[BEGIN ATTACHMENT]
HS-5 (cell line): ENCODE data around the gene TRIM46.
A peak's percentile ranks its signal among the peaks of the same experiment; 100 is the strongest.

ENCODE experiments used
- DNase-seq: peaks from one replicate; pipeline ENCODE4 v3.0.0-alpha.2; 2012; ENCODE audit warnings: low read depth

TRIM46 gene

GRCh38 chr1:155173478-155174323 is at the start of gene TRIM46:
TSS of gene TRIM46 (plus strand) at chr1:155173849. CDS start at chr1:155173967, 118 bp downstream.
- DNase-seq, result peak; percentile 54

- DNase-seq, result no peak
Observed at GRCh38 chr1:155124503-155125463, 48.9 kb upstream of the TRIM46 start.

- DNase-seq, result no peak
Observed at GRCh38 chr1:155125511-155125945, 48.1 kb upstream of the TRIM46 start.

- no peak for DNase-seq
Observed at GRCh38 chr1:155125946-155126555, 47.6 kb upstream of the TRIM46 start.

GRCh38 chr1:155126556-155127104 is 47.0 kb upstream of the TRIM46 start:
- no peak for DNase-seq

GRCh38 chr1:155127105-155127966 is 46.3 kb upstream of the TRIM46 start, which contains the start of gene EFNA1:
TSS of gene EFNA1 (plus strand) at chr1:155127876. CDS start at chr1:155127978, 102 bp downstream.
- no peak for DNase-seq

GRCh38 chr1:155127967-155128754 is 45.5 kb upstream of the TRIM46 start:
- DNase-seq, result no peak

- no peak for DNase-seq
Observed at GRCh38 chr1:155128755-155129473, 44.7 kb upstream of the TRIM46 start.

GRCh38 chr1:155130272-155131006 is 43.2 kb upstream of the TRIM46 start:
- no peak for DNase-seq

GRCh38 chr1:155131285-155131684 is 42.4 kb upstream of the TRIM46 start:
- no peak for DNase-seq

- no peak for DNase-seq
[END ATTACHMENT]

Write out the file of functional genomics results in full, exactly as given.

HS-5 (cell line): ENCODE data around the gene TRIM46.
A peak's percentile ranks its signal among the peaks of the same experiment; 100 is the strongest.

ENCODE experiments used
- DNase-seq: peaks from one replicate; pipeline ENCODE4 v3.0.0-alpha.2; 2012; ENCODE audit warnings: low read depth

TRIM46 gene

GRCh38 chr1:155173478-155174323 is at the start of gene TRIM46:
TSS of gene TRIM46 (plus strand) at chr1:155173849. CDS start at chr1:155173967, 118 bp downstream.
- DNase-seq, result peak; percentile 54

- DNase-seq, result no peak
Observed at GRCh38 chr1:155124503-155125463, 48.9 kb upstream of the TRIM46 start.

- DNase-seq, result no peak
Observed at GRCh38 chr1:155125511-155125945, 48.1 kb upstream of the TRIM46 start.

- no peak for DNase-seq
Observed at GRCh38 chr1:155125946-155126555, 47.6 kb upstream of the TRIM46 start.

GRCh38 chr1:155126556-155127104 is 47.0 kb upstream of the TRIM46 start:
- no peak for DNase-seq

GRCh38 chr1:155127105-155127966 is 46.3 kb upstream of the TRIM46 start, which contains the start of gene EFNA1:
TSS of gene EFNA1 (plus strand) at chr1:155127876. CDS start at chr1:155127978, 102 bp downstream.
- no peak for DNase-seq

GRCh38 chr1:155127967-155128754 is 45.5 kb upstream of the TRIM46 start:
- DNase-seq, result no peak

- no peak for DNase-seq
Observed at GRCh38 chr1:155128755-155129473, 44.7 kb upstream of the TRIM46 start.

GRCh38 chr1:155130272-155131006 is 43.2 kb upstream of the TRIM46 start:
- no peak for DNase-seq

GRCh38 chr1:155131285-155131684 is 42.4 kb upstream of the TRIM46 start:
- no peak for DNase-seq

- no peak for DNase-seq